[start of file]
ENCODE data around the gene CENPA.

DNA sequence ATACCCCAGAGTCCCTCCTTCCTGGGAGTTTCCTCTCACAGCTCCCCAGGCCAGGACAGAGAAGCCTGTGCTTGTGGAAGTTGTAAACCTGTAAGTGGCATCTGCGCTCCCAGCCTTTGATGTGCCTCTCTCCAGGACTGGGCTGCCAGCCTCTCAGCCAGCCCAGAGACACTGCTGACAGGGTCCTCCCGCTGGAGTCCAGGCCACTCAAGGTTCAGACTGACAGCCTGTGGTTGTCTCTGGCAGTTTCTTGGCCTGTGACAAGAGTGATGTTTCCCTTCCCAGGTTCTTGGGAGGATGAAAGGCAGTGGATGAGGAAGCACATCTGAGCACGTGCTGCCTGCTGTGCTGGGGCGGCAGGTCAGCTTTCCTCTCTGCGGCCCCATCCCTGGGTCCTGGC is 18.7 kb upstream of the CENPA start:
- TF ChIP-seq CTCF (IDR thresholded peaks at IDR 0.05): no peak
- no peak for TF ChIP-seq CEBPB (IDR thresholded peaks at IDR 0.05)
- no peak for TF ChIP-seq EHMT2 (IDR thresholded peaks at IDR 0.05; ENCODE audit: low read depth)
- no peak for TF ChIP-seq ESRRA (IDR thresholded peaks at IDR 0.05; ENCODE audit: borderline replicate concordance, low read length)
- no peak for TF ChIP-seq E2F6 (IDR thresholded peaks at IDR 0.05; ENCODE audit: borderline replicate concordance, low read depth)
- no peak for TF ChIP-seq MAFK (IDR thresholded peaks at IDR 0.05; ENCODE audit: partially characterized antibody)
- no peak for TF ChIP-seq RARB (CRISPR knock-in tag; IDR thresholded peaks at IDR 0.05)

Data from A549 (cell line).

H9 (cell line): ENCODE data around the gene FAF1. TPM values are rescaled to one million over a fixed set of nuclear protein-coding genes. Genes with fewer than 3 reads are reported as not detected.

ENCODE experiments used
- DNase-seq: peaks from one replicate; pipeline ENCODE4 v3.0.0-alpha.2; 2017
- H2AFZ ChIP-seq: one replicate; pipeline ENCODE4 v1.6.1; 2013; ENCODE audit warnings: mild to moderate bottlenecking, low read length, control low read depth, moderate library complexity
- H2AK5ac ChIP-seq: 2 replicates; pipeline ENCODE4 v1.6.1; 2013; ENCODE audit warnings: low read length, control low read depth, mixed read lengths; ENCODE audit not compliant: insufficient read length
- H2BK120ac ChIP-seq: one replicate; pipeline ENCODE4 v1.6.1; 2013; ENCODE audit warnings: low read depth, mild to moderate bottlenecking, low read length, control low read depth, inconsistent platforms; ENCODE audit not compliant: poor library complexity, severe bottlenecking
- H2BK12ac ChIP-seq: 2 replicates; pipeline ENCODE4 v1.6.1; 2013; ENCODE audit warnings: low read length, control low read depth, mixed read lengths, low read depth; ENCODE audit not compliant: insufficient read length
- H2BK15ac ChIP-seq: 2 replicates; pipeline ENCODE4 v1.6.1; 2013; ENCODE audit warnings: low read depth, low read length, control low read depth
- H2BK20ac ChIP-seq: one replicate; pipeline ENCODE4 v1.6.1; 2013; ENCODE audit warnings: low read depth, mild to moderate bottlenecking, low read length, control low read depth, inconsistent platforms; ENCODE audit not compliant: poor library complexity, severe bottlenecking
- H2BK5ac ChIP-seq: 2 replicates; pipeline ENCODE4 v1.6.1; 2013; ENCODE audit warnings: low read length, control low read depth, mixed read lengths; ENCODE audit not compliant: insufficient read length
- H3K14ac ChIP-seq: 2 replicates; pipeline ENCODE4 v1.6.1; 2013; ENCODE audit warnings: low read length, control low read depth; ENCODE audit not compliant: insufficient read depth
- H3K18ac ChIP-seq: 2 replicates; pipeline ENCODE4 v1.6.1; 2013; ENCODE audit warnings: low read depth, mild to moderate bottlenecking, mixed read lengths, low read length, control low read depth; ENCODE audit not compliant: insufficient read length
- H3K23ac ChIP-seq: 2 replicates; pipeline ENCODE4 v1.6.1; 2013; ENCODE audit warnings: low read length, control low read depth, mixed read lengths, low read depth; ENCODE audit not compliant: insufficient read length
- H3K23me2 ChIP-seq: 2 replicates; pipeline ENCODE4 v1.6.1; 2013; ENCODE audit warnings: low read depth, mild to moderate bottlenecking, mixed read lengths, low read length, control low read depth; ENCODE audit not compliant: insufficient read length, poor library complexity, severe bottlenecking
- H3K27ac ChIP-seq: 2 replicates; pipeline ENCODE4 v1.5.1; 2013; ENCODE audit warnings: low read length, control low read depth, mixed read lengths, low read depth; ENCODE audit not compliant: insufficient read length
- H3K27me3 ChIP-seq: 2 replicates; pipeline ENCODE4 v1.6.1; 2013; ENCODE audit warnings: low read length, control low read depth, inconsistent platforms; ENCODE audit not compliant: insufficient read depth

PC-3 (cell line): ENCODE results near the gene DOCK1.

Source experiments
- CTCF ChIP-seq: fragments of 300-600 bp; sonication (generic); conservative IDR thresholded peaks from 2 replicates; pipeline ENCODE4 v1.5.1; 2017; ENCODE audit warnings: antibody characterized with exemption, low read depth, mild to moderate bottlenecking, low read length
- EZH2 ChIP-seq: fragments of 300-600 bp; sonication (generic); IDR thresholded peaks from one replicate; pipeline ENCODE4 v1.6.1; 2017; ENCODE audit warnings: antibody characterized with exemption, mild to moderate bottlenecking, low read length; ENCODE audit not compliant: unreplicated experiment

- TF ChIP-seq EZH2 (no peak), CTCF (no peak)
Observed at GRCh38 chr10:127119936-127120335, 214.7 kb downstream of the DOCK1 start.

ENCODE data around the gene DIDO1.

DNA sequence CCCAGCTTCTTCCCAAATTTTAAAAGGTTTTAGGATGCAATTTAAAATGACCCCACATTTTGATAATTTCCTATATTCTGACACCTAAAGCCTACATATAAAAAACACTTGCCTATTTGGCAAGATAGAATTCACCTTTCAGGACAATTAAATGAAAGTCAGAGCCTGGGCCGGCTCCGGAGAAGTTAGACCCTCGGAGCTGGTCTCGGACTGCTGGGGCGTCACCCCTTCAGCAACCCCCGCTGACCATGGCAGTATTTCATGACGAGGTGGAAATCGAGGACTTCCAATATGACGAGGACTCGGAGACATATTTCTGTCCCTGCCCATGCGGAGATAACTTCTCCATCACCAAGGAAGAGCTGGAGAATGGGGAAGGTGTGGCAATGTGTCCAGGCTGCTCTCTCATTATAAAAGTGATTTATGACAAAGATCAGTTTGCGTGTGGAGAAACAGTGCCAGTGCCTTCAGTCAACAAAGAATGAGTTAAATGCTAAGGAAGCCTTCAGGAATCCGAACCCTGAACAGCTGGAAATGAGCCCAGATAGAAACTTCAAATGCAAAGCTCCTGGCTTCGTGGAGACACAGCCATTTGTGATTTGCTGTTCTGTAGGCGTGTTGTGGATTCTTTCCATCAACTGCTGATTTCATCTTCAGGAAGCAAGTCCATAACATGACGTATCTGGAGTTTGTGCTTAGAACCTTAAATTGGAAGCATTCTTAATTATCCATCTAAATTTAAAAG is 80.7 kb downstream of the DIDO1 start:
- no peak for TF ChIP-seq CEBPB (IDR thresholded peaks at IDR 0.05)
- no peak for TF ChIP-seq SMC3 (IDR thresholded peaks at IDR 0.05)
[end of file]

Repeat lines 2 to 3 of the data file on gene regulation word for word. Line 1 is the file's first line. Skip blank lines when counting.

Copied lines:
DNA sequence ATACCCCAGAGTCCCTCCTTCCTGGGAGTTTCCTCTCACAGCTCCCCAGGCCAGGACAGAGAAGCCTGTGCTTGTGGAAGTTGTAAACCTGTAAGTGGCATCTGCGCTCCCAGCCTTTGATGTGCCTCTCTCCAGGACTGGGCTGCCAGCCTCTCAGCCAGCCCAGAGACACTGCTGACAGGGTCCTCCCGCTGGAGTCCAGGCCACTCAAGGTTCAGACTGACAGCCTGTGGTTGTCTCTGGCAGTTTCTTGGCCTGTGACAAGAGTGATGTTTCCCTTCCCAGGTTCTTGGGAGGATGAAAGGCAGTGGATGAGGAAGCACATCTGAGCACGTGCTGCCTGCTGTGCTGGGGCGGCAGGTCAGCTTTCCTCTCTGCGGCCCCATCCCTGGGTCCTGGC is 18.7 kb upstream of the CENPA start:
- TF ChIP-seq CTCF (IDR thresholded peaks at IDR 0.05): no peak